Essential Literary Elements for Better Storytelling: Setting Context
These are key setting context details that affect our writing and how the readers will then picture the setting (because imagery is essential), make sense of the conflict (because obstacles to one person may not be the same for another), and empathize with the characters (because we want the characters to be relatable).
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Yeah, there’s a whole world outside our own.
It’s true! And, depending on when and where you are, the people there and then are just as convinced as you that their way is right, and you are wrong. I teach literature and writing, and I grappled with getting teens to understand character behaviors all the time. I remember all the girls being frustrated by Shakespeare’s Taming of the Shrew because Bianca is a “push over” and they are “so mean” to Kate (an aggressive young woman who no one wants to marry). Yes, in our age of women’s rights, it is absolutely unacceptable how her husband treats her. And, her eventual bowing to his whim is an insult to women everywhere. But, we have to remember something: in the 1500 and 1600s, this is how a woman is to behave.
I would start every book with a research project that the kids did in two parts. Through the project, they would learn and teach the class about the context of the story so that everyone could have a vague idea of the characters’ struggles. Theirs are real, too!
I apologize beforehand for how teacher I’m about to get! But, I can’t help but draw from my classroom experiences to clarify the ideas! It’s a blessing and a curse, really…
The key elements of setting context are what I’m going to hit this time around, and with them, you can build more believable characters and conflicts*.
*This is in addition to the how you can justify unbelievable actions in believable ways that I address here.
1. Historical Setting Context
The documented major and minor happenings that tell the story of that time frame.
During the 1930s, the time frame of To Kill a Mockingbird, the Great Depression had occurred. During the 1960s, when Harper Lee wrote the book, we had the Civil Rights Movement.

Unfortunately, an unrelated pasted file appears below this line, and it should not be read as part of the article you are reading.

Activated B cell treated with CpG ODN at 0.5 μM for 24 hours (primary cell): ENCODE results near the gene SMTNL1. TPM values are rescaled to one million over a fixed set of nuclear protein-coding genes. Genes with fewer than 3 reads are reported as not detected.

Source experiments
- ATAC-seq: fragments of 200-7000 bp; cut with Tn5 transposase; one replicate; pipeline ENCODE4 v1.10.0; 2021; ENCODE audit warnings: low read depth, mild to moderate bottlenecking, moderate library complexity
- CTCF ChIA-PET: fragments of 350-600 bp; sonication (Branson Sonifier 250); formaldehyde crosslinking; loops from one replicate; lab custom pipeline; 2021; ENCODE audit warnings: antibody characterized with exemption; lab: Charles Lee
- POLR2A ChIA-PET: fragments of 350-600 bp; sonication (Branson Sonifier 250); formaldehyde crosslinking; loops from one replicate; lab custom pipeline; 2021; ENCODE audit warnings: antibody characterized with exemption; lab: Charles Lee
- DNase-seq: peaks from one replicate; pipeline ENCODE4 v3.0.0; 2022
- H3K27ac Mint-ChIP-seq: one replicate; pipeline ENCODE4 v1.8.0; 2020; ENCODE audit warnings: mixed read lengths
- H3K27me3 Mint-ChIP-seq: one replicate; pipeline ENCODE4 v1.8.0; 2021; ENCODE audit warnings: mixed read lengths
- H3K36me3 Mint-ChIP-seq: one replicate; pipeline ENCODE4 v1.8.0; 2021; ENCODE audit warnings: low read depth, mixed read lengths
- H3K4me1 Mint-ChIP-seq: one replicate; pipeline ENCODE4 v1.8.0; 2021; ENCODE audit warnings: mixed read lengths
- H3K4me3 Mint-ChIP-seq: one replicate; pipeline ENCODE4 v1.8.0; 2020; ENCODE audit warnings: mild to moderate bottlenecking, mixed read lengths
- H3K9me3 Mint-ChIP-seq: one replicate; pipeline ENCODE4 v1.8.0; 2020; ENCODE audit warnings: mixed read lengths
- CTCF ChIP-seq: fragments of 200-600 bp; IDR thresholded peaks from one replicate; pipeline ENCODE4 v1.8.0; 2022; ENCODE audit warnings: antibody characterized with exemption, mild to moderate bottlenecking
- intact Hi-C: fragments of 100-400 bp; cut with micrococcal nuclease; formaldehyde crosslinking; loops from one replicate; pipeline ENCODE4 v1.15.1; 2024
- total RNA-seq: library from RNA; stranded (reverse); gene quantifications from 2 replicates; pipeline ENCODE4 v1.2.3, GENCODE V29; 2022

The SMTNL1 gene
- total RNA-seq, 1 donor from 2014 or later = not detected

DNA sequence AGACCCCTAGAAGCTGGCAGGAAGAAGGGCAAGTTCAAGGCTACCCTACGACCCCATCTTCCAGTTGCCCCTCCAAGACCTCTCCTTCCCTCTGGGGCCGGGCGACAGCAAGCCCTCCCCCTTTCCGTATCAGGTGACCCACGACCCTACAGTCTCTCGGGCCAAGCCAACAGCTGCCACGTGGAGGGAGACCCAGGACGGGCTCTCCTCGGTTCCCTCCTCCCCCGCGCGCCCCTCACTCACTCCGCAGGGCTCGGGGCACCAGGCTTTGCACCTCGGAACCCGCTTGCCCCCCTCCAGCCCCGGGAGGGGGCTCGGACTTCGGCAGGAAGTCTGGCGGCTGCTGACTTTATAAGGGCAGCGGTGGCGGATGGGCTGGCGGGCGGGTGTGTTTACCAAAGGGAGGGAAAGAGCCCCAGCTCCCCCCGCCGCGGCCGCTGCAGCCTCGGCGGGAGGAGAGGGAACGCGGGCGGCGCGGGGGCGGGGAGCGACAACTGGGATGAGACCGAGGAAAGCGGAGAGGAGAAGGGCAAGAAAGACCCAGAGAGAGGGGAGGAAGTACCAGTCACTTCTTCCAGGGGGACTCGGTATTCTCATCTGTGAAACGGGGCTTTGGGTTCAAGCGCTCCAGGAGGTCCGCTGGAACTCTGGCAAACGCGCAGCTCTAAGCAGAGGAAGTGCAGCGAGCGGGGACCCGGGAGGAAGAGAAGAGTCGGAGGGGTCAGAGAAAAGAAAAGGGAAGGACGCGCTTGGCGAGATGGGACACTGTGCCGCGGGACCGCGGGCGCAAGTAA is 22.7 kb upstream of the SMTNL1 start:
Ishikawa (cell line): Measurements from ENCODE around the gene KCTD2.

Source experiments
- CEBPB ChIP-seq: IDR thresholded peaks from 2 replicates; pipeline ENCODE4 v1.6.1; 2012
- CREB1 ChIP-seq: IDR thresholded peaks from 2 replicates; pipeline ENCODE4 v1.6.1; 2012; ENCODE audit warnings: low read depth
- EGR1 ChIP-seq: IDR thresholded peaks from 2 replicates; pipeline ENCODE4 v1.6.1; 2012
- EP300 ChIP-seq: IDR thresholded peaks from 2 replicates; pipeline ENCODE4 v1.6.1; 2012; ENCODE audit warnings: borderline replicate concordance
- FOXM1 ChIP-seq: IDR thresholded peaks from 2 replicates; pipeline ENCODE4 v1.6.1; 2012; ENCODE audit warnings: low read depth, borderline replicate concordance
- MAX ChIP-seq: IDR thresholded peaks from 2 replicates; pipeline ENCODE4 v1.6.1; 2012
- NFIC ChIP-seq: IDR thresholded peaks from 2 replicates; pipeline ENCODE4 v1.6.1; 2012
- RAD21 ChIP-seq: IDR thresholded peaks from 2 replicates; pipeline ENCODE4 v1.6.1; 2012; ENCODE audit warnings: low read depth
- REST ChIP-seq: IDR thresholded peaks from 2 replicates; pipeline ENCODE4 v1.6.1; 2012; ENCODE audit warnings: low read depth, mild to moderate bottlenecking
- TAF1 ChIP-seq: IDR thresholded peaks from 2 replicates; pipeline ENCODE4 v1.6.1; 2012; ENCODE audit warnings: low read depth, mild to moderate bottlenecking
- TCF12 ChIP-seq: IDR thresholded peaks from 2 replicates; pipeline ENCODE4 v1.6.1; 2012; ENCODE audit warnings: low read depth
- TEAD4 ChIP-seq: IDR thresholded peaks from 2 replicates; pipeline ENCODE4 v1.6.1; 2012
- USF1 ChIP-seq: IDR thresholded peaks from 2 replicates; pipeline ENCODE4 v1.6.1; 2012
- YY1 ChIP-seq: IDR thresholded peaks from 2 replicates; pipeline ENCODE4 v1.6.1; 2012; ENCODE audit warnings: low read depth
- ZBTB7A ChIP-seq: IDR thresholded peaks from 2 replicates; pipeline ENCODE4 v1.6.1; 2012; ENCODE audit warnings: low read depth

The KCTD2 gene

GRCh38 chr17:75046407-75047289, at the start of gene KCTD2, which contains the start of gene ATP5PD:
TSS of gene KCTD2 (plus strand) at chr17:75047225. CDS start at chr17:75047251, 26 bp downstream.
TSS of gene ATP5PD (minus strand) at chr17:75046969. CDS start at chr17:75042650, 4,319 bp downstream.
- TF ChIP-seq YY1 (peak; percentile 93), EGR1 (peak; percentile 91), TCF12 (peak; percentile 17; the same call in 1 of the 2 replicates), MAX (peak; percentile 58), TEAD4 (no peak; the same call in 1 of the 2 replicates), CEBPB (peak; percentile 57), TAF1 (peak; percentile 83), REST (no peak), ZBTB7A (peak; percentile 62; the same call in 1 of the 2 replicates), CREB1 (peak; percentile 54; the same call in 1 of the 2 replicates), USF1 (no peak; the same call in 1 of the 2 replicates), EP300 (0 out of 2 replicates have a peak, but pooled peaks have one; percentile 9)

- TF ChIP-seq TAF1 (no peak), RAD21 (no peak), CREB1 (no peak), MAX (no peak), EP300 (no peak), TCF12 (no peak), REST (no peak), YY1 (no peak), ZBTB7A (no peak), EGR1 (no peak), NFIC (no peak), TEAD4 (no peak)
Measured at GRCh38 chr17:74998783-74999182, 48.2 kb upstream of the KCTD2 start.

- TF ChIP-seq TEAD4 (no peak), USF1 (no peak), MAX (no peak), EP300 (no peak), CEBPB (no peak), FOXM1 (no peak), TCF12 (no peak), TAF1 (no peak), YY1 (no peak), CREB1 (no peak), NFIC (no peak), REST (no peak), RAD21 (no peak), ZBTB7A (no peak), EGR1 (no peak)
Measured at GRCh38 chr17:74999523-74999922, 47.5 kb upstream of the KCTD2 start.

Knowing that historical aspect to the story can really help us to understand how the characters behave, and what the overall purpose of the story is. Not to mention, it helps us to grasp what is a legitimate obstacle for our characters, and why some options–that are viable for us as readers–are not a thing for the characters.
While it’s frustrating for the audience to witness, how the town treats Tom Robinson is a typical occurrence in the 1930s. You also notice things like the kids being imaginative and nosey in their neighborhood. This isn’t just because that’s what kids do (even though that is developmentally appropriate for their age). It’s mainly because they can’t afford to do anything else. There are carnivals, fairs, movies, sports, and other things during that time. However, with very few people having jobs after the market crash (the Finches being one of the lucky few), as Scout says in chapter 1: “There was no hurry, for there was nowhere to go, nothing to buy and no money to buy it with, nothing to see outside the boundaries of Maycomb County.”
Related Article — “How to describe setting: 6 ways to bring setting to life” from Now Novel
In the same way, because Harper Lee is writing during the CRM, she wants to focus on how unwilling people of old ways could be willingly ignorant to differences. The people of Maycomb knew there were more to Tom and Boo, but they didn’t want to understand it, because to do so is to admit that they are “different”, too. And that is not allowed. They are the standard, they are the norm, and anything else is wrong. But, Harper was writing when it was finally being acknowledged that this narrow world view is potentially wrong. She demonstrates how it may be justified, but also how it may not, and leaves it up to the reader to reconcile with their notions of misunderstanding and misconception.
2. Geographical Setting Context